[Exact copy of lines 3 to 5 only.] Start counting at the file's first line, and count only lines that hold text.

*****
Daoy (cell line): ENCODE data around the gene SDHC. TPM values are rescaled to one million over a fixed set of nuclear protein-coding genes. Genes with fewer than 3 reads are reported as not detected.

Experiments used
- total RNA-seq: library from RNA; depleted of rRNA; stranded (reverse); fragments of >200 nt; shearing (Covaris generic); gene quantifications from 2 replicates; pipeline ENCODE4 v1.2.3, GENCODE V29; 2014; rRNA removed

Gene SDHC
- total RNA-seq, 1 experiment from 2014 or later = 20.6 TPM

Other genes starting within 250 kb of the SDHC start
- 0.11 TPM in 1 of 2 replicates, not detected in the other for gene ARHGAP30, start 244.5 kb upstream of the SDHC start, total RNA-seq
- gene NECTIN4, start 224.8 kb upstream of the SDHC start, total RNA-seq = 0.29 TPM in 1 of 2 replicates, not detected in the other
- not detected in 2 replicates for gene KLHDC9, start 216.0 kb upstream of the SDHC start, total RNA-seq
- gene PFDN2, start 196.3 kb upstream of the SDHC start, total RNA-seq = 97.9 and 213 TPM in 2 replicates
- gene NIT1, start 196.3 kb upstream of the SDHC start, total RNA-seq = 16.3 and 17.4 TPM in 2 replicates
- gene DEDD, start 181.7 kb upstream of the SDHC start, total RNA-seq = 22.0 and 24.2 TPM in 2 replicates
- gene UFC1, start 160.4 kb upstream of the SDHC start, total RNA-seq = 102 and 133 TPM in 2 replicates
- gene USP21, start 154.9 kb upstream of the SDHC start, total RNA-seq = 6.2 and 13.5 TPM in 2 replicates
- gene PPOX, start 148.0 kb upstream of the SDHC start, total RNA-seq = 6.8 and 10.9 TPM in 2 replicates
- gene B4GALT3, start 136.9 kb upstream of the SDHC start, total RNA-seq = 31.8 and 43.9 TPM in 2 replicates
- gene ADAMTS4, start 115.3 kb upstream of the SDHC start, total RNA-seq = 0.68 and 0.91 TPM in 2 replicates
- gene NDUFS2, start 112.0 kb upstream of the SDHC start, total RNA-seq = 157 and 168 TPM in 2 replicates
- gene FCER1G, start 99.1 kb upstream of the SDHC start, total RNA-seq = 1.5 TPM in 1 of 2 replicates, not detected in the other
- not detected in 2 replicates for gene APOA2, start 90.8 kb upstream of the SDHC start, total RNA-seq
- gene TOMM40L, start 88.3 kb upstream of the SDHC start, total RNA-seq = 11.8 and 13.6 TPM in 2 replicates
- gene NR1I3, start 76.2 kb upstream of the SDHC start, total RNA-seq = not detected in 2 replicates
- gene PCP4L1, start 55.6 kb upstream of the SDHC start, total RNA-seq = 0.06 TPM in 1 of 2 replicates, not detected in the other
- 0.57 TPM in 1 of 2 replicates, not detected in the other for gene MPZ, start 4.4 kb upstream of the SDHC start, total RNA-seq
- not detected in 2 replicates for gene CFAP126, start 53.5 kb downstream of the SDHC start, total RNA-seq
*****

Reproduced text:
- total RNA-seq: library from RNA; depleted of rRNA; stranded (reverse); fragments of >200 nt; shearing (Covaris generic); gene quantifications from 2 replicates; pipeline ENCODE4 v1.2.3, GENCODE V29; 2014; rRNA removed

Gene SDHC
- total RNA-seq, 1 experiment from 2014 or later = 20.6 TPM